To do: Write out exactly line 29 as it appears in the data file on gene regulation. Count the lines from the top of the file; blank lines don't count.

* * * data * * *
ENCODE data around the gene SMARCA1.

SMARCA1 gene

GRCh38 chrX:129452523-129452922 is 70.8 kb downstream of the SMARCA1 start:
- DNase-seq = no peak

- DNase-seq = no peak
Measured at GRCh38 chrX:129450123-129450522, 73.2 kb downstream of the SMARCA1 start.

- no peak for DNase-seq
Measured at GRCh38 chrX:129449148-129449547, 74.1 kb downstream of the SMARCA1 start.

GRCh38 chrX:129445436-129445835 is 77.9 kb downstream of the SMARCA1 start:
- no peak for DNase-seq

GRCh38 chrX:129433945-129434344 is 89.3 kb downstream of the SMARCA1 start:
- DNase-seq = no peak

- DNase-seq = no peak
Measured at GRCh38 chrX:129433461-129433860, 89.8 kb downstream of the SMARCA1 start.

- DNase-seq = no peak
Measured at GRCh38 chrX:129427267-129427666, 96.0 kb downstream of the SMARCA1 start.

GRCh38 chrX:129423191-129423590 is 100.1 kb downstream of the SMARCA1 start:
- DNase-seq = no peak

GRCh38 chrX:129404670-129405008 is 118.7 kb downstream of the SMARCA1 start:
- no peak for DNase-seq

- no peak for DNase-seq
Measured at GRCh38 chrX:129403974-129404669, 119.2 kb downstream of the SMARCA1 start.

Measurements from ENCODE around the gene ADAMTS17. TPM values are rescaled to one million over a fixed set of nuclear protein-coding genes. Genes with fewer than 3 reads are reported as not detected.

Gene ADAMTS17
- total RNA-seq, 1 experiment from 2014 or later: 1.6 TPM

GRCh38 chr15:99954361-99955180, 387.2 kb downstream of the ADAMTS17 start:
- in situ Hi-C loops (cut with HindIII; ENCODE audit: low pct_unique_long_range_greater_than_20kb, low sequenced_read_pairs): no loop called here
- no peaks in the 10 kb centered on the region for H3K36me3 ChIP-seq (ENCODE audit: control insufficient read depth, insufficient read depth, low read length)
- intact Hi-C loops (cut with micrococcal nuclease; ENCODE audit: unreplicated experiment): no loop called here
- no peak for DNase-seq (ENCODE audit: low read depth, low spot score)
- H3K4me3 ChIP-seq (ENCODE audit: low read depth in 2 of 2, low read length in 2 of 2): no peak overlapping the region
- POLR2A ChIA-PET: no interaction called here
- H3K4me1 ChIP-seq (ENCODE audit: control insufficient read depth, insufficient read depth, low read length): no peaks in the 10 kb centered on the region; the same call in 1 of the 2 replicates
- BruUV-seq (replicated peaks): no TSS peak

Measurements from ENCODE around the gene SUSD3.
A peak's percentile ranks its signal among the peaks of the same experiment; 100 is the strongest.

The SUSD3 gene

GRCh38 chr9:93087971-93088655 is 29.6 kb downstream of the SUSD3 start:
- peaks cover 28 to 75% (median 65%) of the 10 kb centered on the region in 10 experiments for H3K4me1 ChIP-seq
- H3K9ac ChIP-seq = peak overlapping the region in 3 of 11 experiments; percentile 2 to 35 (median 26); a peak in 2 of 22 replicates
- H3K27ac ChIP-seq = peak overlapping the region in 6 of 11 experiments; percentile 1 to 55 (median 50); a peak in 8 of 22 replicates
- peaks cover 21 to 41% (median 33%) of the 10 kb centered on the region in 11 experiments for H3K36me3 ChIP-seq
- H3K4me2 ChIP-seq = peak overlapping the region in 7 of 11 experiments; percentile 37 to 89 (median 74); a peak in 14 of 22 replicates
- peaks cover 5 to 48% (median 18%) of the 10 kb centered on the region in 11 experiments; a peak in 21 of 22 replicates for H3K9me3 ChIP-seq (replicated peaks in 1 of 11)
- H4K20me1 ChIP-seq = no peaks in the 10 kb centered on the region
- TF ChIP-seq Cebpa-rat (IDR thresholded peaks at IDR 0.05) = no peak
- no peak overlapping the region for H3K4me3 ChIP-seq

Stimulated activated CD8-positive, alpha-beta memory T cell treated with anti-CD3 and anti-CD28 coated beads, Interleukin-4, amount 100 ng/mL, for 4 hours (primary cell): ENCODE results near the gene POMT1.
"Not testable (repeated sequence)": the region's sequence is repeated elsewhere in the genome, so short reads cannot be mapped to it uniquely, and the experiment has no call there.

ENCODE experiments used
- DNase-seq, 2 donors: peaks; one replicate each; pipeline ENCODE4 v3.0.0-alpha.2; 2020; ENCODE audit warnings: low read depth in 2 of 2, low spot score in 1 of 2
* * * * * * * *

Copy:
- intact Hi-C loops (cut with micrococcal nuclease; ENCODE audit: unreplicated experiment): no loop called here